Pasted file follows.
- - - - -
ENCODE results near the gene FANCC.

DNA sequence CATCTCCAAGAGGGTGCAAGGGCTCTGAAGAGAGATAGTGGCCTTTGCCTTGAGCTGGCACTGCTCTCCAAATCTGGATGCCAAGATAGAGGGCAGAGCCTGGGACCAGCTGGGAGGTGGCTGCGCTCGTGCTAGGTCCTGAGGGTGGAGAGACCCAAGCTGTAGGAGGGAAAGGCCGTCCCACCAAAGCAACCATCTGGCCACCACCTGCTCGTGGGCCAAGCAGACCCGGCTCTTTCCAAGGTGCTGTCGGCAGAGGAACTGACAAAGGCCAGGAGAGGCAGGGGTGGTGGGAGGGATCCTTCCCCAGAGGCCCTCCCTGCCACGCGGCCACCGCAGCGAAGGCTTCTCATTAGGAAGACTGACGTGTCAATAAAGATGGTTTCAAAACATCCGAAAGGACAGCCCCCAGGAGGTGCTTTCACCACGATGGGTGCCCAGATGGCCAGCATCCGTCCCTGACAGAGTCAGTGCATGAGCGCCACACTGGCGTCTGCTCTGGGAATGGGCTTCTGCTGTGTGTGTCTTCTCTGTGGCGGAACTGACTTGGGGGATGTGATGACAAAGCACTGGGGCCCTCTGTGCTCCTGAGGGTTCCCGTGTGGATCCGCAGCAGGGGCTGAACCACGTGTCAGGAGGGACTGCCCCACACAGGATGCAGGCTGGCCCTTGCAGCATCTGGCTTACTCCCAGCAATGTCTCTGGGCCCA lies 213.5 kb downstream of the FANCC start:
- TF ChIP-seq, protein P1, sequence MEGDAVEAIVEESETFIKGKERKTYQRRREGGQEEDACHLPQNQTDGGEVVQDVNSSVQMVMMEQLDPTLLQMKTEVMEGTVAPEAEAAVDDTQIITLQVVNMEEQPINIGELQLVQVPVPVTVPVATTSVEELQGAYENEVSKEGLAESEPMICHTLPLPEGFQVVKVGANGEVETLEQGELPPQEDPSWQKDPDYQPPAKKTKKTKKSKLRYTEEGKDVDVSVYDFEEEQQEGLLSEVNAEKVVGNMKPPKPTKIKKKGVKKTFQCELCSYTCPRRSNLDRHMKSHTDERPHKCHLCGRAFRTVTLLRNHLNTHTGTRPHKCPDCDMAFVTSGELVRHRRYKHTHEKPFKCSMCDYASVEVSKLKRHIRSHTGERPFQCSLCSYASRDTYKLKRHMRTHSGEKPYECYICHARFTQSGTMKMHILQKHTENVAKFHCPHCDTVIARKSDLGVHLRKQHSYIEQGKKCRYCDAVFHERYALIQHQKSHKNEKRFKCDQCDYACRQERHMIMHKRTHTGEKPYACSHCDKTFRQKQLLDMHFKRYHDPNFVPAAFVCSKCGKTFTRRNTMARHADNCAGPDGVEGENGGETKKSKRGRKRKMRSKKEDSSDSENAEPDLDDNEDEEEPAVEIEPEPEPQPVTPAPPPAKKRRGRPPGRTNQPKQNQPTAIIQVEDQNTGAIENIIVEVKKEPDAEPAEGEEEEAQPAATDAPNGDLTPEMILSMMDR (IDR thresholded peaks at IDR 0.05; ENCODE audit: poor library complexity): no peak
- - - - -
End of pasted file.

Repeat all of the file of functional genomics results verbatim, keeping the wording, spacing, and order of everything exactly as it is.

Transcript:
ENCODE results near the gene FANCC.

DNA sequence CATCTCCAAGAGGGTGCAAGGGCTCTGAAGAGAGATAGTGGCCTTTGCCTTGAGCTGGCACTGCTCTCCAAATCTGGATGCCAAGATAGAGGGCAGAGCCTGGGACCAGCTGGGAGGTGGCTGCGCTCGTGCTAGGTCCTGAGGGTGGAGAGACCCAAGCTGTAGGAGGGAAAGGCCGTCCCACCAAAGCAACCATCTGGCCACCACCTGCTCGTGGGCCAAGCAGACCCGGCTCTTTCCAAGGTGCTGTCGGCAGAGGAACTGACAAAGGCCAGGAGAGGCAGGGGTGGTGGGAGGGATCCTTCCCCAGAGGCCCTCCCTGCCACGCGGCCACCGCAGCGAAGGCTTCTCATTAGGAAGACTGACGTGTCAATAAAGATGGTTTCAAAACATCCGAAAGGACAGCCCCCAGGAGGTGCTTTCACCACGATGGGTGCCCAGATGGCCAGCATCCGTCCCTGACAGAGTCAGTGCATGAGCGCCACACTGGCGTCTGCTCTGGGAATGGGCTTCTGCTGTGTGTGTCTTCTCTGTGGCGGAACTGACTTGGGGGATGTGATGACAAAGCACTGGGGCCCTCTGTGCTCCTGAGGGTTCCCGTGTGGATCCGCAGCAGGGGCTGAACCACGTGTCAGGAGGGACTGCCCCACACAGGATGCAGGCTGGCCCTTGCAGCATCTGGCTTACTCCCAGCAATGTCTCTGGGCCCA lies 213.5 kb downstream of the FANCC start:
- TF ChIP-seq, protein P1, sequence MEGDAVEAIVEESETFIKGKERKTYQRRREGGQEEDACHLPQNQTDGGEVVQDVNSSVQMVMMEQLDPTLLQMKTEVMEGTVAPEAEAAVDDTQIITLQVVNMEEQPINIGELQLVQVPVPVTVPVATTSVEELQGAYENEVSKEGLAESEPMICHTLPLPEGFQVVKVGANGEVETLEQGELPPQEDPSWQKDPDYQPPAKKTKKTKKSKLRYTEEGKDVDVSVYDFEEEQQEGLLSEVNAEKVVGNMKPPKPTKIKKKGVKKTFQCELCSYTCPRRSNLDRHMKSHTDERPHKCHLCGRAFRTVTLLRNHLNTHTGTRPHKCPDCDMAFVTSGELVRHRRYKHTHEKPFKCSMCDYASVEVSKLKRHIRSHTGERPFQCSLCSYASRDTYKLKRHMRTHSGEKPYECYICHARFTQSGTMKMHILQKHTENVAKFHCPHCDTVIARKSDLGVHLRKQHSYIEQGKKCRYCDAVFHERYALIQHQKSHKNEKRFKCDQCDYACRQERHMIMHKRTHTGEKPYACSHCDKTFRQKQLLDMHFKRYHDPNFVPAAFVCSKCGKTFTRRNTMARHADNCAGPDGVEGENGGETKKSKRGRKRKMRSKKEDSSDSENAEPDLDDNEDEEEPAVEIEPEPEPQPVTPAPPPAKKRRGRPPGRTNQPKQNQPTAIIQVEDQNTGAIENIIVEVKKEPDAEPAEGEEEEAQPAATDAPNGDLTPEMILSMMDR (IDR thresholded peaks at IDR 0.05; ENCODE audit: poor library complexity): no peak